HOUSTON -- On Thursday, Lucas Marin got to go home for Christmas, a gift his parents didn’t expect to get so soon after his premature birth in October at Texas Children’s Hospital.
“See he just tries to go too fast,” his mom Maud Marin said as she fed Lucas a carefully measured bottle of milk hours before he was discharged from the hospital.
Lucas was born six weeks early and weighed just four pounds, eight ounces. His size wasn’t considered a problem, but his intestinal problems were. His intestines weren’t fully developed or connected. Surgery, feeding tubes, and nutrition from an IV line boosted him to nine pounds by the time of his original due date.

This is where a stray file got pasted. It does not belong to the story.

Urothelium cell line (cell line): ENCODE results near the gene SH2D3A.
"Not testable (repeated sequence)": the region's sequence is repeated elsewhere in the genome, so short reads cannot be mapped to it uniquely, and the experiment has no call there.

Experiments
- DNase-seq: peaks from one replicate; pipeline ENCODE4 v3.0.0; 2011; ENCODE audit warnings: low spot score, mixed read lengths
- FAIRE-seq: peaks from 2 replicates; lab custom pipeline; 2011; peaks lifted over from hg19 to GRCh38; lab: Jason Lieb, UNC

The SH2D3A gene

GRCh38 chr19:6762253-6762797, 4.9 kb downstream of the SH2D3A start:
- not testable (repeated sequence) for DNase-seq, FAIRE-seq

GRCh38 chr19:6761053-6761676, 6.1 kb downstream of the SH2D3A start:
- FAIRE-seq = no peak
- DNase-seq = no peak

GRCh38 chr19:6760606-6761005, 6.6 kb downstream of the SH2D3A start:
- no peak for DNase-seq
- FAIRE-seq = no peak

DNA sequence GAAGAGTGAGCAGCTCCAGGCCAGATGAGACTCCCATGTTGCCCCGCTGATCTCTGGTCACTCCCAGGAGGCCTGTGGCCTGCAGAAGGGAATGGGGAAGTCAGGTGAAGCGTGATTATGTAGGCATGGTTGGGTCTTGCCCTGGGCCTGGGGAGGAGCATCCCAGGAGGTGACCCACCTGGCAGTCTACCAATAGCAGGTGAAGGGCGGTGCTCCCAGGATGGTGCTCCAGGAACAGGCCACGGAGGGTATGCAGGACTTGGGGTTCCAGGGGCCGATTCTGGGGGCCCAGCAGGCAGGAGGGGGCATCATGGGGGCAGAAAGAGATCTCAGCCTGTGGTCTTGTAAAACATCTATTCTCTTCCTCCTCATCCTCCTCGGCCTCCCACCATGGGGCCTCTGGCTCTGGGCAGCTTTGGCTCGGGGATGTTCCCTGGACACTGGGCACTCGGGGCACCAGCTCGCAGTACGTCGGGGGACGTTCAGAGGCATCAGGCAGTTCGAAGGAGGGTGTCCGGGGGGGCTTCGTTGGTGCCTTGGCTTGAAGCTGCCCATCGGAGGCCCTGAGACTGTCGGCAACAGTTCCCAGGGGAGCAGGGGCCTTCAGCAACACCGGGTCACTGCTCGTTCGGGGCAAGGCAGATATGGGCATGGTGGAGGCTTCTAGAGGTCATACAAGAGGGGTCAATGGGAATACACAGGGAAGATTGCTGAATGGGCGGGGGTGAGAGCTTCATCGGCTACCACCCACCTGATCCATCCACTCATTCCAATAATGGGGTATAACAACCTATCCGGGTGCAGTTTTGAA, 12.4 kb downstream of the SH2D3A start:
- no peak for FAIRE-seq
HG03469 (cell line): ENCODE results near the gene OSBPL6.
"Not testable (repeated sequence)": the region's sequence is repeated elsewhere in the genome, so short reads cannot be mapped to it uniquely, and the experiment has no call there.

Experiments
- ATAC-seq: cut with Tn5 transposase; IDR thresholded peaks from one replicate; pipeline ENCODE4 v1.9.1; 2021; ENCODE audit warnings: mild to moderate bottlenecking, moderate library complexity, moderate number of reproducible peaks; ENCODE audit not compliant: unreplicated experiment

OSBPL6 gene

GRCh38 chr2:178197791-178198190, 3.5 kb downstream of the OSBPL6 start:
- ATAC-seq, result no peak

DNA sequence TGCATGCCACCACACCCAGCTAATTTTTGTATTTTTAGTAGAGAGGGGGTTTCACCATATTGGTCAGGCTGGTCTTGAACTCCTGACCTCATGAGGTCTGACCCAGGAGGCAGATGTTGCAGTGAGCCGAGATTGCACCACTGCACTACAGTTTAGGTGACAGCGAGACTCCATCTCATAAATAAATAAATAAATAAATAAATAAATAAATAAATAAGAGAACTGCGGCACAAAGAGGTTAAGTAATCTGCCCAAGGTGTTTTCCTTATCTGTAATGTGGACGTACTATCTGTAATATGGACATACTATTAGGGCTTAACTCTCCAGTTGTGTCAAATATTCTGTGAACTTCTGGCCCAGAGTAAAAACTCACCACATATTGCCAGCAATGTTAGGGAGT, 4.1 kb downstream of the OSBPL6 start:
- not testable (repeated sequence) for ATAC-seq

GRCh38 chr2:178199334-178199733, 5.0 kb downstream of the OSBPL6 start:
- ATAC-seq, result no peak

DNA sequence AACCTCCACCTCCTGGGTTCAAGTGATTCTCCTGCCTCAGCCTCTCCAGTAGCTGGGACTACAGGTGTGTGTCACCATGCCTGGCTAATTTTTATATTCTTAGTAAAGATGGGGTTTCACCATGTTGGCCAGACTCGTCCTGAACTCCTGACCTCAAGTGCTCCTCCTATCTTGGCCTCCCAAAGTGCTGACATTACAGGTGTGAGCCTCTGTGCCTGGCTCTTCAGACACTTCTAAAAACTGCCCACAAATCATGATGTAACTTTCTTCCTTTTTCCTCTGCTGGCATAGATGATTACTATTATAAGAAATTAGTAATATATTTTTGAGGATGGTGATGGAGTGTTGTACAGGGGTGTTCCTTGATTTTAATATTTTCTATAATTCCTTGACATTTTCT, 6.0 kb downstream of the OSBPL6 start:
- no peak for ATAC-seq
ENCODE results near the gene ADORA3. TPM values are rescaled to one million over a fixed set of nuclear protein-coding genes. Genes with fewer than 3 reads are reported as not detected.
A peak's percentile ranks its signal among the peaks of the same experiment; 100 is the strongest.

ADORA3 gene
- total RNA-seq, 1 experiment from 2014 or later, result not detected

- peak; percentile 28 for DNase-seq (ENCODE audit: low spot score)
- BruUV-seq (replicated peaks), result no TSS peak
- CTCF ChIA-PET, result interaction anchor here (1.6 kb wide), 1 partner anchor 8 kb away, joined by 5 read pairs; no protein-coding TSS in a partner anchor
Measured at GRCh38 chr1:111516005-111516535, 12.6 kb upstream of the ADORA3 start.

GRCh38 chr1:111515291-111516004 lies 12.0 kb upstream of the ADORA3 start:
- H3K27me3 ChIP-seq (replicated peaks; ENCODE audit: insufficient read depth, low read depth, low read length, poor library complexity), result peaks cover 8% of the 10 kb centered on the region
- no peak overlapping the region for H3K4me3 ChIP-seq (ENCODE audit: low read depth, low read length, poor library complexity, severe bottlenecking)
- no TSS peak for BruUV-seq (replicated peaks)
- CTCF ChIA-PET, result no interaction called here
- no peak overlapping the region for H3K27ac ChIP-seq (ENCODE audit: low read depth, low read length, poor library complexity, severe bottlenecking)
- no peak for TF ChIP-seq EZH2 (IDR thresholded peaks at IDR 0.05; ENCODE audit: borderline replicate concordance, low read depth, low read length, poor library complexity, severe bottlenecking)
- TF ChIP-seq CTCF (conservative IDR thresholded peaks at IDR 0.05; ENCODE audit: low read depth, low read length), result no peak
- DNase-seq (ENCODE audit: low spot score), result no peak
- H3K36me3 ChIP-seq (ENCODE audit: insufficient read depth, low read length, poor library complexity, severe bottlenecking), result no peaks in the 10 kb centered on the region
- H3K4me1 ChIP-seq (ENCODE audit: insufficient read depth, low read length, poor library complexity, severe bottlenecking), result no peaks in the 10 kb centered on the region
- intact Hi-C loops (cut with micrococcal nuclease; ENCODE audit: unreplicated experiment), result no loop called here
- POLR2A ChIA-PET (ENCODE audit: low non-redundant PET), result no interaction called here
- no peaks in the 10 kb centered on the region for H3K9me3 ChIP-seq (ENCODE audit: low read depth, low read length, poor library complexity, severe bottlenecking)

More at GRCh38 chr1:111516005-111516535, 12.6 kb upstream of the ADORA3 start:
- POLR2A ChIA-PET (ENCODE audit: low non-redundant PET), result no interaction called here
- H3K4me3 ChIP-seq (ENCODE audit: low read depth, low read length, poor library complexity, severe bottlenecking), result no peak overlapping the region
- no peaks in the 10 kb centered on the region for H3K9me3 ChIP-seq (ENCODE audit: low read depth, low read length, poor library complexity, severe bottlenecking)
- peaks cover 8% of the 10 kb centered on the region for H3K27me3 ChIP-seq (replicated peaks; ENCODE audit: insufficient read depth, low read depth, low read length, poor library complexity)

The IV will be part of his daily regimen at home, perhaps for the next year, but he does get to go home.
On any given day at Texas Children’s Hospital, there are 120 infants in the neonatal intensive care unit waiting for that same gift. On average the NICU at the hospital treats 2,500 infants a year.
"It may be a long road,” said Marin. “I was told that the next few years are going to be a little tricky. But we're looking way ahead and way further down the line, and I think he's going to be a great and healthy kid."
And once she and her husband have Lucas and his 3-year-old brother settled into their new routine at home, Marin can get back to solving other medical issues just across the street from the Texas Medical Center. She is one of four veterinarians on staff at the Houston Zoo.
"Of course my patients are different,” said Marin. “Mine have a little more hair and they usually try to bite me. So hopefully this will be easier."